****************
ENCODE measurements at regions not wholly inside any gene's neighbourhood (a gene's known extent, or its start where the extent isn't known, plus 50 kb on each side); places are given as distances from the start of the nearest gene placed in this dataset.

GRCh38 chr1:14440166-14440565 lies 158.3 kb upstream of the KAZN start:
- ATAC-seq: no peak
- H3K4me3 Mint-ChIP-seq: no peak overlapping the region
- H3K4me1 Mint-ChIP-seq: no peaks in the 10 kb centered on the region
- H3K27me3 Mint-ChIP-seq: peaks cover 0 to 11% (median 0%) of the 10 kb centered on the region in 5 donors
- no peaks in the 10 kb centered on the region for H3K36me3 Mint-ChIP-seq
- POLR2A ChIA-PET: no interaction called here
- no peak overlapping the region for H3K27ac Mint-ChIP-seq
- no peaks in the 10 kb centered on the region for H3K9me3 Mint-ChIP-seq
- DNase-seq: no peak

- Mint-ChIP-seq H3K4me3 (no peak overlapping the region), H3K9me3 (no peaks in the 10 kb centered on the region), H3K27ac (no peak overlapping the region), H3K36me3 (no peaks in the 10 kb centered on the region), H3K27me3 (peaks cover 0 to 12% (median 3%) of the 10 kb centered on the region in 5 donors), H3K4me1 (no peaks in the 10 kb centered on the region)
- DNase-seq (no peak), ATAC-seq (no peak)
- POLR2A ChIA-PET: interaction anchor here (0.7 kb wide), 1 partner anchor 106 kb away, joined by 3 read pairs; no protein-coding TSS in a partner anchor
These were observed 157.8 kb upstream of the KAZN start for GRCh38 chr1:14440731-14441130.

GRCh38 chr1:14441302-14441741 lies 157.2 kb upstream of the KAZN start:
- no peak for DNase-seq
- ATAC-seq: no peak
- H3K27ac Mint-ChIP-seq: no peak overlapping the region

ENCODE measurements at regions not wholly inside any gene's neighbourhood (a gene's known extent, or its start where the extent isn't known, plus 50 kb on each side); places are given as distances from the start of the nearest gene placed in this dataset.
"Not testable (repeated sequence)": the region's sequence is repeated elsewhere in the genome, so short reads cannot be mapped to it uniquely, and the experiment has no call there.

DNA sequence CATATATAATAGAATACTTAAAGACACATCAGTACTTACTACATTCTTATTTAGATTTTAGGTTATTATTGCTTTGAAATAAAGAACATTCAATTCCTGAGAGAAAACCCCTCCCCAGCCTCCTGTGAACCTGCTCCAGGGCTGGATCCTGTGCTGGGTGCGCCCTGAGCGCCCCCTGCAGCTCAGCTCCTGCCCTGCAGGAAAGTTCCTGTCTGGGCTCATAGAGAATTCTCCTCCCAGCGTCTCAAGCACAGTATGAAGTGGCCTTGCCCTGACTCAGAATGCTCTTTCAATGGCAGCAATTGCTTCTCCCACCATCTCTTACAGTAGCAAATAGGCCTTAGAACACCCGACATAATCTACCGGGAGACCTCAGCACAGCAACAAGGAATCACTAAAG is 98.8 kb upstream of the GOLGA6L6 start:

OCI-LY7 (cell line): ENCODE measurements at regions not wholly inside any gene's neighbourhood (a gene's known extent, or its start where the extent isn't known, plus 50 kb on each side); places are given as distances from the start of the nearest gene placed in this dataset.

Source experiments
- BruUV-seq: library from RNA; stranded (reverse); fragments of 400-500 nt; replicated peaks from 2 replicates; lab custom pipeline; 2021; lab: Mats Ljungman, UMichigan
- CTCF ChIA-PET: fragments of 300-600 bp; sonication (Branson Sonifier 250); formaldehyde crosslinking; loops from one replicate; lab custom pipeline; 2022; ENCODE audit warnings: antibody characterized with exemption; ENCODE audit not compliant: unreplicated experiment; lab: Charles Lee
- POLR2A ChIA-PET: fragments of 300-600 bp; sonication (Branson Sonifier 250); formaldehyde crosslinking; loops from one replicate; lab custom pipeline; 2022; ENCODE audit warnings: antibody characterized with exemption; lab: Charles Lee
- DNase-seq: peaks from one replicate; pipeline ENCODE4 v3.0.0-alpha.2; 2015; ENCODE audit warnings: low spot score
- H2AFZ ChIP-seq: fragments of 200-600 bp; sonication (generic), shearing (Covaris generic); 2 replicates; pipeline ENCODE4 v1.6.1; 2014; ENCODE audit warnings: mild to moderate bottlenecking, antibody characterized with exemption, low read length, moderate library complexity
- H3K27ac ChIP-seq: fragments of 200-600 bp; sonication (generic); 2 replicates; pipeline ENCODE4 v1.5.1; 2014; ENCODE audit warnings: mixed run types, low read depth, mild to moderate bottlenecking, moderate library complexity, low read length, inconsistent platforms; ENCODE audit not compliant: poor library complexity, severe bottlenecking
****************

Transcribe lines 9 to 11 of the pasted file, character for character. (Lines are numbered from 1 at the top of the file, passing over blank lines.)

- no peak overlapping the region for H3K27ac Mint-ChIP-seq
- no peaks in the 10 kb centered on the region for H3K9me3 Mint-ChIP-seq
- DNase-seq: no peak